Four generations of family and old friends always make for a special evening, yet there was more to our visit than the company. The atmosphere was welcoming and homely, while the tasty food was reasonable priced at £20 for two courses and £23 for three; perfect for a party like ours. La Bouche Creole is more than just a venue with a Launceston postcode, it's a great little restaurant that offers something rather different and just luckily happens to be in Launceston.

Visit restaurant website.

Tuesday, 21 July 2009

Lanson Black Label Champagne

Reims, Champagne, £21.99, cork seal

Catching up with family in the UK is a pretty good excuse for a bottle of Champagne and this non-vintage offering from Lanson got the job. It is a blend of 35% Chardonnay, 50% Pinot Noir and 15% Pinot Meunier. I was a touch sniffily when I tried this, so if allergies meant I didn't do it justice I blame a rasping, decrepit, aged runt of a dog.
It's a lovely dark golden colour with medium sized bubbles that offer plenty of fizz. The nose took a little time to grow on me, but when it opened up it was certainly in the big 'n' fruity style. There were aromas of red berries, straw, honey and raisin toast. The palate was rich and complex with plenty of rich fruit and touch of sweetness. I tasted red berries, lemon butter, pear and nuts. This is a big, ballsy style of sparkling wine that worked better alongside food. It's got a lovely rich flavour and good length, but I felt that is was perhaps missing the freshness and acidity to be a really blow my mind. Lanson Black Label Champagne; tasty, but not amazing.

Visit winery website.

A Cornish Pasty

Visit to Padstow
20th July 2009

For me a trip to Europe always starts with a visit to my mother's family in Cornwall. Apart from sipping sherry with Granny and causing a bit of trouble with my cousin it's also a chance to reacquaint myself with the places and traditions that bind my mother's family. One of the things we tend to love dearly round my neck of the woods is a Cornish pasty. The Cornish are extremely serious about their pasties, so serious in fact they're in the process of getting it registered with the EU, as a 'Protected Geographical Indicator'.

Day One in Cornwall was pasty day. My brother and I were unceremoniously abandoned by our mother in Padstow, where we enjoyed a walk along the Camel Trail that finished with coffee and wine at BinTwo, a quality little place that survives amongst the fierce competition of Planet Rick Stein. But before any of this it was pasty day. Today there's a multitude of exotic pasty fillings available including things like pork, lamb and even curry, but we both kept things traditional and went for a classic filling of beef, onion, swede and potato. The pasty itself pretty decent with a tasty peppery seasoning, but the fact that we were sitting eating it on the water in Cornwall made it perfect.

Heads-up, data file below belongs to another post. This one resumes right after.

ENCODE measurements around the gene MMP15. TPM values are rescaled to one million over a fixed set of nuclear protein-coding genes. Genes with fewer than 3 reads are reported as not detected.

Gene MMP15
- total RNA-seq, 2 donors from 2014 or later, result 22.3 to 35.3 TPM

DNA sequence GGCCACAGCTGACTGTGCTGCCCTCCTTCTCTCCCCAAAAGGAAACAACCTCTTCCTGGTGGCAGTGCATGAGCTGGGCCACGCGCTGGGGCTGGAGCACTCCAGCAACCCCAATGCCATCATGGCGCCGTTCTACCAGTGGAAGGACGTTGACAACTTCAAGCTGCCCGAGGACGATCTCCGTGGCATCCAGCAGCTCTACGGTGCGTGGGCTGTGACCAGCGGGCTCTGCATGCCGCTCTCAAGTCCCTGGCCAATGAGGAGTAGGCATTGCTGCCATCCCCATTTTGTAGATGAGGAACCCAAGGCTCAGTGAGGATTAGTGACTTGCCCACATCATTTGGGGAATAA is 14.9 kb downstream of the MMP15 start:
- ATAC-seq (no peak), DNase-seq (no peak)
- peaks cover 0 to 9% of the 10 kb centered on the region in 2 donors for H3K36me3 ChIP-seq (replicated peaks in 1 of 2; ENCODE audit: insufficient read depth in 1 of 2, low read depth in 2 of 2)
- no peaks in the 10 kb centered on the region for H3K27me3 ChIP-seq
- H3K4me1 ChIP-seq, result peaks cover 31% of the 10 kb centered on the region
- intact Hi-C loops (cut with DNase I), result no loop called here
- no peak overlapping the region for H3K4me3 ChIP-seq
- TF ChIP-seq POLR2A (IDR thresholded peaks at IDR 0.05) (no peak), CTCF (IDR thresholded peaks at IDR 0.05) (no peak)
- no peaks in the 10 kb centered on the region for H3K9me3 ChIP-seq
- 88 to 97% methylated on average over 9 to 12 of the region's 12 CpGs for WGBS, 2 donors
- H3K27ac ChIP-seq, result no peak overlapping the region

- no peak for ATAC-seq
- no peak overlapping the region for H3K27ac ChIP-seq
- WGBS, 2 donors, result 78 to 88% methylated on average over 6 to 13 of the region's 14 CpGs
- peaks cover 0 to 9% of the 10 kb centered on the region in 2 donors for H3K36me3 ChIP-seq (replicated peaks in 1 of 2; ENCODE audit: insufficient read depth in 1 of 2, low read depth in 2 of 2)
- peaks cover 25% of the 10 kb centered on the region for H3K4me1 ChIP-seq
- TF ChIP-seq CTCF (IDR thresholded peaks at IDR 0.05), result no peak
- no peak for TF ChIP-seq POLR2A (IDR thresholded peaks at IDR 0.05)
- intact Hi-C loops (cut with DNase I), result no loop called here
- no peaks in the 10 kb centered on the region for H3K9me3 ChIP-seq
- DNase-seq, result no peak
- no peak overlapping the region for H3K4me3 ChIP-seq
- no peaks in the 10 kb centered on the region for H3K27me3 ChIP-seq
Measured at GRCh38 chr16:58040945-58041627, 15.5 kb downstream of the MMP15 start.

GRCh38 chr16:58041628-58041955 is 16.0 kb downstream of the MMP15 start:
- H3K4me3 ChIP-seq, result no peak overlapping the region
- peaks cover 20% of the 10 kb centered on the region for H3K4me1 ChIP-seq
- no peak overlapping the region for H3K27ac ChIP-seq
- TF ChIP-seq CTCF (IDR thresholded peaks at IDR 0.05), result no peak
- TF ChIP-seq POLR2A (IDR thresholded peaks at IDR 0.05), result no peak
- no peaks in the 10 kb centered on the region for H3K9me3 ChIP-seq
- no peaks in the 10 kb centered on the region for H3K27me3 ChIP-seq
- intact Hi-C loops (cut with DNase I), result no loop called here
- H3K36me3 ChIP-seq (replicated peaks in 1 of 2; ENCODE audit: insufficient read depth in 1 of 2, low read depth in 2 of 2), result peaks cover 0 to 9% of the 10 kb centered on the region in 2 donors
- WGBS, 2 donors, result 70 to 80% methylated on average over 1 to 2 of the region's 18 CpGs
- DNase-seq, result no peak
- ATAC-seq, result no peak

Visit Cornish Pasty Association website.

Monday, 13 July 2009

Fook Moon Lam (TST)

53-59 Kimberly Rd, Tsim Sha Tsui
Visited 11th July

The original Fook Moon Lam has been a Wan Chai institution for nearly forty years, gaining a reputation as one of Hong Kong's best and priciest Cantonese restaurants. With a mate visiting from out of town we decided to try the TST branch. Our group ended up being a sizable party of ten and we were seated at an out of the way corner table. One thing that struck me as strange was that for a place with good reputation it was basically empty, never a good sign on a Friday night.
The menu is pretty traditional with the usual emphasis on cruel 'delicacies' like shark fin. We ordered up a pile of dishes that included roast pigeon, fried salt and pepper squid and pork ribs, fried crispy skin chicken with shrimp paste, chilli prawns, baked fatty pork with cabbage, fried milk, beef with onions, broccoli, a whole duck and sticky rice. The first to arrive were the pigeons and fried dishes all of which were really tasty. The juicy little birds had an obvious smoked tea flavour that complemented their gaminess beautifully. The crisp, well seasoned fried squid and pork ribs were also enjoyable though I only got to try a small piece of each. The prawns were pretty tasty as was the silky fried milk that came with meaty chunks of mushroom. I didn't think much of the beef with onions, but maybe that's just because I tend to consider this a pretty boring dish, while on the other hand I loved the chunky slabs of fatty pork and cabbage that came sizzling from the oven in a rich sauce. I also enjoyed the signature sticky rice; the big bundle of goodness came wrapped in lotus leaves and packed with flavour, though I thought it was pretty expensive at $300.

It was Friday night and we were all ready for a few drinks; it was just a shame that the wine list was almost offensive in its pretentiousness. The small selection of over-priced Cru Bordeaux and expensive Burgundies didn't contain a single affordable option. Unlike many I consider drinking wine at restaurants (especially in HK) such terrible value that I prefer to do my splurging at home. When I'm out I look for good value, food friendly wines and tend to judge a winelist by its bottom tier rather than its top. Sure Fook Moon Lam had some nice Burgs on offer but nothing much else so in the end we just drunk cans of beer.